Jill On Money: What’s new for 2022?

Jill Schlesinger

By Jill Schlesinger

It may have taken a brutal twenty-two months of a pandemic to do it, but when it comes to personal finances, there is one silver lining of the New Year: 84% of Americans say that they have learned to stop worrying about what they can’t control. That tidbit was just one data point that jumped out from the Fidelity Investments Annual Financial Resolutions Study for 2022.

Before we get too jazzed about these results, the survey was conducted Oct. 18-24, 2021, long before we all had to learn how to pronounce Omicron. That said, one positive outcome of enduring the near two-year COVID era is that when faced with a financial crisis, we now understand that the old saying, “KISS” — or “Keep It Simple Stupid,” really works. When encountering a difficult financial crunch, the Fidelity respondents said that the best solution is to reduce expenses (54%) — and then to dip into those precious and vital emergency savings (39%). Notably, the survey also found that compared to last year, stress levels — those things keeping people up at night — have “significantly decreased.”

We don’t know why financial stressors are down, but the government’s massive stimulus efforts have helped a lot. The extra money, along with surging economic growth and job opportunities aplenty, has helped many to let go of money-related anxieties. The combination has also boosted our general moods, with 72% of respondents confident that they’ll be in a better financial position in 2022 and six in 10 Americans are optimistic about the future. Despite the more upbeat outlook, Americans are concerned about rising prices, with respondents citing inflation as the top concern for 2022. For workers, it’s time to ask the boss for raise. This is a tight labor market, with 11 million job openings, which means that the power has shifted from employers to workers. To use the newfound leverage, conduct research for your industry and your specific job to find out the range of what people like you earn. Respectfully ask your boss if she can do better for you and if not, it may be time to seek another position.

For retirees, it’s a more difficult, because while you will see a 5.9% increase in Social Security benefits, Medicare Part B, which covers doctors and outpatient care, will jump by a whopping 14.55%. As a result, 2022 may not be a great year to assist those adult children.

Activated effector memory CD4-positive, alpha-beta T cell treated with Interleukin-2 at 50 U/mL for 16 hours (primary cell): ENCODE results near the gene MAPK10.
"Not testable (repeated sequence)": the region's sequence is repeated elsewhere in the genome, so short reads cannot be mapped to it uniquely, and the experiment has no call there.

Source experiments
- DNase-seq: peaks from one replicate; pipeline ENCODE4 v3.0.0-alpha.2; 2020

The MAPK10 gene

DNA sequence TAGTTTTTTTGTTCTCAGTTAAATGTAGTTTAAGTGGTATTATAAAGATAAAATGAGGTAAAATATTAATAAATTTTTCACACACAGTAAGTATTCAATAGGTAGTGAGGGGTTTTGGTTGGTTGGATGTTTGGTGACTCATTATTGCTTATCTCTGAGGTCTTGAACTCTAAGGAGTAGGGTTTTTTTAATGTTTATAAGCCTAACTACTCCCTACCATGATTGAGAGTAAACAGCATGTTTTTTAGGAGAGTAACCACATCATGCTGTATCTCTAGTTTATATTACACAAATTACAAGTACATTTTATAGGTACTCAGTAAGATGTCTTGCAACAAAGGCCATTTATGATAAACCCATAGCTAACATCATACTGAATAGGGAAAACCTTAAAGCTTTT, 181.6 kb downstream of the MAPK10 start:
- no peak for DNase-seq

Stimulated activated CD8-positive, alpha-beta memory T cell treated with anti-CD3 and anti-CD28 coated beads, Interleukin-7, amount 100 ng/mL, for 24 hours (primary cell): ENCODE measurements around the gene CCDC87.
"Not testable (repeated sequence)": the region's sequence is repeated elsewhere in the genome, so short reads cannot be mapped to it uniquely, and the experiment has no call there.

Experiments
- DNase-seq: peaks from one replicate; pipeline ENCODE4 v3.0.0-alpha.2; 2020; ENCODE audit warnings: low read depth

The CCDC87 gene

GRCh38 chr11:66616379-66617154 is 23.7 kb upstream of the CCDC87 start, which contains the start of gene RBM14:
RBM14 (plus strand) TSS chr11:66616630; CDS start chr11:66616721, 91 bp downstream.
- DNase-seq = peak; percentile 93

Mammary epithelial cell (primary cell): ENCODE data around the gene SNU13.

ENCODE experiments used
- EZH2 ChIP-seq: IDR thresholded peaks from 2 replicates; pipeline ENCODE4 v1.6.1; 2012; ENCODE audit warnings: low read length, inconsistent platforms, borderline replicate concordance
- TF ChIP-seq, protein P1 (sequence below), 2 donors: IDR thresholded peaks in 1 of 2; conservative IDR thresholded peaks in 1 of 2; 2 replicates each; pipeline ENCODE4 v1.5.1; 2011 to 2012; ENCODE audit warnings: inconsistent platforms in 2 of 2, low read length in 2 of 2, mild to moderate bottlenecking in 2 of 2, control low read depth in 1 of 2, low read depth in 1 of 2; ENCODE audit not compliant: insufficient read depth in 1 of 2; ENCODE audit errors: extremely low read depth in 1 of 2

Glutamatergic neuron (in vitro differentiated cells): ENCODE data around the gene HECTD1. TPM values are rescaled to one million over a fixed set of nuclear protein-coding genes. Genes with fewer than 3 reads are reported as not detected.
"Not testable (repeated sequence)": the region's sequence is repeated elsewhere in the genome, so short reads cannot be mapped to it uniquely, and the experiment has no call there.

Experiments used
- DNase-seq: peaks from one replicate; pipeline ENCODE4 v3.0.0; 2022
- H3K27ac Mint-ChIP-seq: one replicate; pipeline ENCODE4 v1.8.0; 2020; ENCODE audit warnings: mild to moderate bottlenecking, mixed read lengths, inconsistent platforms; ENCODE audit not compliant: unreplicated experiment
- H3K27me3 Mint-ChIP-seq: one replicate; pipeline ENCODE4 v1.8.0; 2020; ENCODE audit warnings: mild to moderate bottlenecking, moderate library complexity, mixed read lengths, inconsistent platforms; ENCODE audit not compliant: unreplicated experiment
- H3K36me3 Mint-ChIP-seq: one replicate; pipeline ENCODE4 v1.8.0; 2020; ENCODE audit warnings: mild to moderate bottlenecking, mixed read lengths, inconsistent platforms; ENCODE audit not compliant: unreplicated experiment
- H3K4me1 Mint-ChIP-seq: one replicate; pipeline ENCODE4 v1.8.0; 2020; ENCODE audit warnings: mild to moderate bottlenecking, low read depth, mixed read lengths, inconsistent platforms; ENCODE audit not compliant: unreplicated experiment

Finally, the one aspect of what’s new in 2022 is what is not new. Diane Swonk, Grant Thornton Chief Economist noted “Living through the pandemic has been a bit like being Bill Murray’s character in the 1993 film Groundhog Day. We emerged from the first wave of infections and lockdowns hoping to return to the world we left behind only to realize we were entering a loop of recurring infections and disruptions that proved hard to escape.”

As the world adjusts to yet another variant, it’s time to address financial resolutions in a more informed way. The COVID period has provided a crash course in how to identify financial priorities, and it has also shown us which expenses are critical and which are not. When I talk about resolutions, I usually trot out my “Big Three” (1) Fund an emergency reserve that can cover 6-12 months of your living expenses (2) Reduce credit card or other high interest debt, and (3) Fund retirement plans to the best of your ability, especially if you have a company match. Until the pandemic, I advocated an equal weight for each of the three, but what’s new in 2022 is that funding the emergency reserve should take precedence over the other two.

Jill Schlesinger, CFP, is a CBS News business analyst. A former options trader and CIO of an investment advisory firm, she welcomes questions at askjill@jillonmoney.com. Check her website at www.jillonmoney.com.